Things what I writ

I sometimes write nonsense about things to try and sound clever

working backwards for christmas

wing 1
wing 1 by Tim Caynes

if I’m ever asked how I did something, I can never remember. I mean, specifically to techniques used in photo processing, not like how did I end up with a face like that, etc.

I do have a little set of preferences that I’ve built up over the last 10 years or so which are just photoshop basics, like masking, blending and tweaking shadows and highlights, which I tend to use to some degree or other in everything I do. but not usually the same way twice. the post-processing environment is such a huge beast that if I ever understood or had even fiddled with all of it I would probably implode or something. no, I usually do a couple of simple things and move on.

having said that, of course, I can spend about 7 hours blending 2 layers in a way that I didn’t do it yesterday. it depends entirely in the photo I’m working with and my short-term memory being a bit vague and whether I actually wrote down what I did last time. which I didn’t.

so when I do get a specific request of ‘how did you do that’, it’s a question of how long ago I did it, and whether I can work it out by going backwards. to make it a little bit easier, I never flatten photoshop files, which means, of course, that I’ve got about 27 high dynamic range renditions of cathedral ceilings at about 1gb a piece that are really useful as reference items, but really terrible as disk space savers. but, if I do go back to an old photoshop file and look into the layers, I can often work out what I did. meaning, I can work out what I did, like I multiplied layer 3 with layer 2 at 67% opacity and I did something to it that involved a bit if exposure correction and a layer mask but oh dear it looks like I also did some kind of calculation with produced an alpha channel with a pasted into the mix to see what would happen and I’ve forgotten quite what that was. you see, I can work it out up to a point, but…

but back to a request. I’ve been asked if I can’t dissect the shot of a wing I took a while back when landing at Denver airport, which I threw into the post-processing mangle at some point after I got back to the UK and then uploaded to flickr. I think I might be able to work some of it out. the rest I’ll just make up. but we’ll see what comes out…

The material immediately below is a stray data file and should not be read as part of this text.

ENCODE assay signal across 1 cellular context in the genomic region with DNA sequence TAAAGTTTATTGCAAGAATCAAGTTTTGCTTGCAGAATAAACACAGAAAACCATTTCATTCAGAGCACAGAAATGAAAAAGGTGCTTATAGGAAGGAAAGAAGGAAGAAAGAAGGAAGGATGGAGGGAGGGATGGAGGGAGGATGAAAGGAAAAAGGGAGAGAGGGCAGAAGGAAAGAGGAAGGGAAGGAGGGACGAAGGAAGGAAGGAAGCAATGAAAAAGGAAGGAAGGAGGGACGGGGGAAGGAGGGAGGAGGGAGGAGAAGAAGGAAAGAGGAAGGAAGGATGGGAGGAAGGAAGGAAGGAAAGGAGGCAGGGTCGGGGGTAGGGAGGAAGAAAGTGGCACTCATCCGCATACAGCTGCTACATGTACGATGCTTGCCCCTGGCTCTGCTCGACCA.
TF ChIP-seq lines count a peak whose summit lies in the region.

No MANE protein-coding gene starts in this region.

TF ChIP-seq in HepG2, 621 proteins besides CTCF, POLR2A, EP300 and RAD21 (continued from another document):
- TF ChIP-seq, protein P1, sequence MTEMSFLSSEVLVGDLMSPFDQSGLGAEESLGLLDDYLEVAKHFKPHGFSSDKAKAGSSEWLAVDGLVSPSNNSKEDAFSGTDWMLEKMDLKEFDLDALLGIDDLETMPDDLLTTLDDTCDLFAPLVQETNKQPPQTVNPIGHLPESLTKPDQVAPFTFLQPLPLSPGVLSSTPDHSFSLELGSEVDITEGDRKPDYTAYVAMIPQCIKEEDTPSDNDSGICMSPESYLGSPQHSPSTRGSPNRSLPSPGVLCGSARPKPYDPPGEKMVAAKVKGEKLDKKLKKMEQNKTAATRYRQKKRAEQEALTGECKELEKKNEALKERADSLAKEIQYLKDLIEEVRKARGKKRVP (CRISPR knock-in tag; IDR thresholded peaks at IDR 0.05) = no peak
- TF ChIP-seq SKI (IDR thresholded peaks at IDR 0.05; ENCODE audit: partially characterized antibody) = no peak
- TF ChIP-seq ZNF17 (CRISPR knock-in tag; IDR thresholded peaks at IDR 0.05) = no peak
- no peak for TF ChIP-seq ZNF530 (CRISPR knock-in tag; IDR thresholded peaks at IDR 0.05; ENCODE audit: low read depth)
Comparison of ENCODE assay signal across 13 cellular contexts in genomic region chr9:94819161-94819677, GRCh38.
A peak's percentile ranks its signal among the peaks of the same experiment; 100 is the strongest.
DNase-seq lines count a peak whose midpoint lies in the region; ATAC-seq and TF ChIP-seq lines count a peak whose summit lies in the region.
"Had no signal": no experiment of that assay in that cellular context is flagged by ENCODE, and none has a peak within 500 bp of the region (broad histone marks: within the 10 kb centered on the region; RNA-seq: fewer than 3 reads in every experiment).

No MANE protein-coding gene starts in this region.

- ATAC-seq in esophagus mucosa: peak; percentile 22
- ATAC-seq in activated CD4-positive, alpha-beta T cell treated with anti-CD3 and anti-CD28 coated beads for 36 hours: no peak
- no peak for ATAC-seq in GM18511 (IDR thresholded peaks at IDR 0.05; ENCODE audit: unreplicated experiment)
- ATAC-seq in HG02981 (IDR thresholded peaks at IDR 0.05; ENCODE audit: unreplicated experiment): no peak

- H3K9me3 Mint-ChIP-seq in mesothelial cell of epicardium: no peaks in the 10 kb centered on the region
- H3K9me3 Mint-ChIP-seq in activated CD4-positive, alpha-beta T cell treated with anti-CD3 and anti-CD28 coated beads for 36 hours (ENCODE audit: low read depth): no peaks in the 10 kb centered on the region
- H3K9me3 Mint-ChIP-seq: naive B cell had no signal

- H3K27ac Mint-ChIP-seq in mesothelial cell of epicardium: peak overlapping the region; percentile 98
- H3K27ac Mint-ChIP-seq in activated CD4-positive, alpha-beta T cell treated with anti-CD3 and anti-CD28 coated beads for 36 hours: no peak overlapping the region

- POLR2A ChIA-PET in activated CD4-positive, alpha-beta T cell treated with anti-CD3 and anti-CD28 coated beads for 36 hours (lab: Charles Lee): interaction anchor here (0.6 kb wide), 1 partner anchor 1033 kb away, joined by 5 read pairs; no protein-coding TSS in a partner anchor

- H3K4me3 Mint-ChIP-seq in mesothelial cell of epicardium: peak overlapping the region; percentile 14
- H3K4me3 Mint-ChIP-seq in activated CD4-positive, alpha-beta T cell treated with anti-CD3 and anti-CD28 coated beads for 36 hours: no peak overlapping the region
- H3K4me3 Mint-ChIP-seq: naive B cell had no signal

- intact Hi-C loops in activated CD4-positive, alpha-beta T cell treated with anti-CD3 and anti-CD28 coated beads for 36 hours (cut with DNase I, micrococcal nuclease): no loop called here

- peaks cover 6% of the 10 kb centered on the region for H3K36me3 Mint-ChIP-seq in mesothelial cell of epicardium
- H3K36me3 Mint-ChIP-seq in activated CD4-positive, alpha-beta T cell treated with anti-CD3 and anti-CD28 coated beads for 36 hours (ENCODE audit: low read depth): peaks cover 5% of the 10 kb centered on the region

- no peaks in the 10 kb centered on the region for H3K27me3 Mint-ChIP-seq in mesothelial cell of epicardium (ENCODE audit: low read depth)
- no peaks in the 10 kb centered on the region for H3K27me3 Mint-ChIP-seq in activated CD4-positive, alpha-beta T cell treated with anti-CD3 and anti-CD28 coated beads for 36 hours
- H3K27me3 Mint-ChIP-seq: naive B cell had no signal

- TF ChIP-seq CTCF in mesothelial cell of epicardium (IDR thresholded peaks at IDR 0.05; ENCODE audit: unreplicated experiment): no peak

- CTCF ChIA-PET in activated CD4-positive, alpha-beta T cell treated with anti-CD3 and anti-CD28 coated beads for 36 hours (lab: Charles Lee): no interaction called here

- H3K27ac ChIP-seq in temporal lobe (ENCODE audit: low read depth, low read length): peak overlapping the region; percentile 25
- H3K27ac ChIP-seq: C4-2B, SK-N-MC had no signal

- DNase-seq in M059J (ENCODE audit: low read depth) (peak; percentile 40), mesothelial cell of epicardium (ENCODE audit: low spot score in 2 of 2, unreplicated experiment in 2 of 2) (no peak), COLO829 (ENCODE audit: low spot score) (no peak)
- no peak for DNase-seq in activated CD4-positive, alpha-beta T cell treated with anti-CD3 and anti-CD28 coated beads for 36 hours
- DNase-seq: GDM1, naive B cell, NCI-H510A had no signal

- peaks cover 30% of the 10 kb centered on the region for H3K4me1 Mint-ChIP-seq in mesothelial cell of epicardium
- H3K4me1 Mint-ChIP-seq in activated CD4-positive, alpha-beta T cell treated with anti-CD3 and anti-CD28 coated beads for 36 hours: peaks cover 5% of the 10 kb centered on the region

Finding Storage

Sounds like it should be a film with Tom Hanks and an emotionally challenged Tupperware box. It is, in fact, the long-awaited solution to one of our common web problems. Whether you call it filtered searching, directed searching, product finding, trans-navigational learning aid cognitive process map hierarchical cross-sell or something, it’s about trying to find the right product for your business. And we’ve just launched it on

The new storage finder is built from the ground up with the intention of enabling customers to find the right products for them, based on their unique requirements. We’ve tried this before, you may have noticed, with mixed results. One of the problems we’ve previously encountered is trying to architect a finding solution that’s based on the interaction model alone, rather than really understanding what is important to our customers and how those key criteria drive the user experience. To avoid repeating those mistakes, for the new storage finder, we took a significant step backwards, to understand the product taxonomy and how it maps to business needs and customer expectations. When reviewing the product data, and testing with business groups and customers, it was clear that what seems like an important attribute of a product or product family is not necessarily what matters to the people who are actually wanting to buy it. Seems obvious, but until you get real people to give you real opinions, then you’re just guessing.

After investing such much effort in evaluating the product data and determining what really turns folk on about storage (it does happen), we were in a much better position to look at the interaction model and the representation of the data on I mean, we already knew that driving customers down a one-way street with road signs that only the product marketing team can read is a pretty hopeless exercise, but there was still a lot of decision making and testing to be done around the entry points to the customer journey, the complexity of the options (parabolic vs. optional), and the level of detail required to enable a decision to be made. Oh, and whether the Ajax thing would work.

I won’t bore you with the iterations of prototypes, usability testing, data refining, back-end systems, publishing frameworks and specifications that need to collide gracefully in order to get a project like this out of the door, but, suffice to say, a number of dedicated, hard-working folks from across Sun managed to pull this one out of the bag just in time for Christmas, so enjoy. There’s still a shopping day left, by the way…

We’ve a list of enhancements and future work that we’re already planning, but let us know what you think so that we can involve you in the ongoing development of our finding capability on

Listening Post: Dananananaykroyd: Pink Sabbath



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